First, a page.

Spotlight on wheat market

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Spotlight on wheat market

Spotlight on wheat market

The Western Cape and Free State are key wheat producing provinces in South Africa, accounting for 83 percent of the estimated area of 500 500 hectares for the 2018/19 production season.

The planting activity is still at its initial stages in the Free State province but should gain momentum within the next couple of weeks. The winter wheat crop in the Free State province is produced in both dryland and irrigation areas. Fortunately, the summer rainfall has improved soil moisture levels across the province which bodes well for the new season. Moreover, the irrigation areas could also have a good season as dams are almost at full capacity across the province (see Map below for details on dam levels).

As indicated in yesterday’s note, the planting activity is complete in Western Cape province. The newly emerged crop in areas that planted early in the season, Swartland and Overberg regions, is in good condition, following good showers in the past couple of days. This week could also bring rainfall in the province, but will most likely be concentrated in areas around Helderberg, Swartland, Winelands and western parts of Overberg. This means that there could also be minimal improvements in provincial dam levels, which averaged 24 percent on 04 June 2016, up by 6 percentage points from the corresponding period last year.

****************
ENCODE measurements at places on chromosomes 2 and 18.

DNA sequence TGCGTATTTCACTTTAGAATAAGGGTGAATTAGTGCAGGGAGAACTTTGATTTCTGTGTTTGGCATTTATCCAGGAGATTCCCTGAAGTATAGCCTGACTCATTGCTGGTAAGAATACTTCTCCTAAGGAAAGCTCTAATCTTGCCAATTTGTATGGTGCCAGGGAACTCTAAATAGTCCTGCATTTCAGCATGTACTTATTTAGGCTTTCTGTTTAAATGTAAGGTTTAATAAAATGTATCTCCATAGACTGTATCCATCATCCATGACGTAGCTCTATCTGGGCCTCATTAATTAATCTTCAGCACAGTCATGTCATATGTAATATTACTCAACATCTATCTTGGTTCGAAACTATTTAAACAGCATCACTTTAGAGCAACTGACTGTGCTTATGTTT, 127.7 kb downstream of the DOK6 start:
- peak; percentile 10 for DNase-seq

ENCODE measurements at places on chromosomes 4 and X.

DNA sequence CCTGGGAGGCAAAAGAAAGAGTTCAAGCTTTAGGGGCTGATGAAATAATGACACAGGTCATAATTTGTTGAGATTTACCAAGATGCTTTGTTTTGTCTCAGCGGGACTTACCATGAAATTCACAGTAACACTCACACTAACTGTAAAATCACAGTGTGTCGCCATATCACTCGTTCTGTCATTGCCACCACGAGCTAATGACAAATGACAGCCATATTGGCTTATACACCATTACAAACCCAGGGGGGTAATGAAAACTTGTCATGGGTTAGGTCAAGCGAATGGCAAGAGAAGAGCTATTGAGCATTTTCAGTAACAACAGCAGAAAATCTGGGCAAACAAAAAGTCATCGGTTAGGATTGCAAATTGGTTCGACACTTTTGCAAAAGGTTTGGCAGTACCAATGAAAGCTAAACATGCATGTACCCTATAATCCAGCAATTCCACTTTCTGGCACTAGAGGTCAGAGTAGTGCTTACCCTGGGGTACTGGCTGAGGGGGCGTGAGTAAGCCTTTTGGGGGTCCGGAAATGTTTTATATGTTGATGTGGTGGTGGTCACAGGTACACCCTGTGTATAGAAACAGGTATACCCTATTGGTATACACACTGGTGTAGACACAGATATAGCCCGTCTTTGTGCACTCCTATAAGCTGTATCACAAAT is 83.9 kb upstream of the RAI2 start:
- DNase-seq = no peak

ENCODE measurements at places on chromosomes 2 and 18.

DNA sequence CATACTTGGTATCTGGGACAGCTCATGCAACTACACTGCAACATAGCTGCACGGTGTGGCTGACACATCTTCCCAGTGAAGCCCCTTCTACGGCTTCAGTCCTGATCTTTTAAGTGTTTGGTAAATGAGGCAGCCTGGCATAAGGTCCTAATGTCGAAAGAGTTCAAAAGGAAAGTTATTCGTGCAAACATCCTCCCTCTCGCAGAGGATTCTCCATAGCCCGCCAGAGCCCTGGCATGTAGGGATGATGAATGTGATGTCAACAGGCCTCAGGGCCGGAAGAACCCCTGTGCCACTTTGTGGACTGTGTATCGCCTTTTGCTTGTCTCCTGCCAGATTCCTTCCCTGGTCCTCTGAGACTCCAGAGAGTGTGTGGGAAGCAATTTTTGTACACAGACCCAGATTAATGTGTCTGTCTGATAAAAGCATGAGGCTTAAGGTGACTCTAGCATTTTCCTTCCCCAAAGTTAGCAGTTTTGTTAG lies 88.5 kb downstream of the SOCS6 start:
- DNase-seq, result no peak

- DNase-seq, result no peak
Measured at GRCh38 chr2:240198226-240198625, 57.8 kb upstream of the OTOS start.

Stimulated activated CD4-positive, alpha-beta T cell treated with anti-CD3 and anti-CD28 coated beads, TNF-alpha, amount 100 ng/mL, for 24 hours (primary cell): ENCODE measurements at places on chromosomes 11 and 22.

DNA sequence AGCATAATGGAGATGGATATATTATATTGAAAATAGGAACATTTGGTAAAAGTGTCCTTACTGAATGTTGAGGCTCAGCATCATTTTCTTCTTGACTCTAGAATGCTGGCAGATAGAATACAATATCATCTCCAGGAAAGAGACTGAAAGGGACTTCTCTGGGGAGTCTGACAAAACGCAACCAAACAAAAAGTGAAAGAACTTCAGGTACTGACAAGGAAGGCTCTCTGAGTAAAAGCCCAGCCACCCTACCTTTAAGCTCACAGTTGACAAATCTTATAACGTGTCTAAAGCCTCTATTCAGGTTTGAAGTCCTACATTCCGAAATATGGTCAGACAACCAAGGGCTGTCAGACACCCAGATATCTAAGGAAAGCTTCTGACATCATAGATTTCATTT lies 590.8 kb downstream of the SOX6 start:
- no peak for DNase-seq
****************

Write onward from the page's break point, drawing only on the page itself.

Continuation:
While the forecast rainfall is a welcome development which will slightly improve topsoil moisture, the Western Cape province still needs intense and persistent rainfall in order to sufficiently improve subsoil moisture and support the wheat crop in the coming months. Fortunately, there is a possibility of such rainfall within between this month and August 2018 .

Aside from the domestic production developments, the focus today will be on the USDA’s World Agricultural Supply and Demand Estimates report. Last month, the agency placed 2018/19 global wheat production estimate at 748 million tonnes, down by a percentage point from the previous season. The reduction in production was linked to expectations of a relatively lower harvest in the EU, Ukraine, India and Russia.

Click HERE to read the full report by Wandile Sihlobo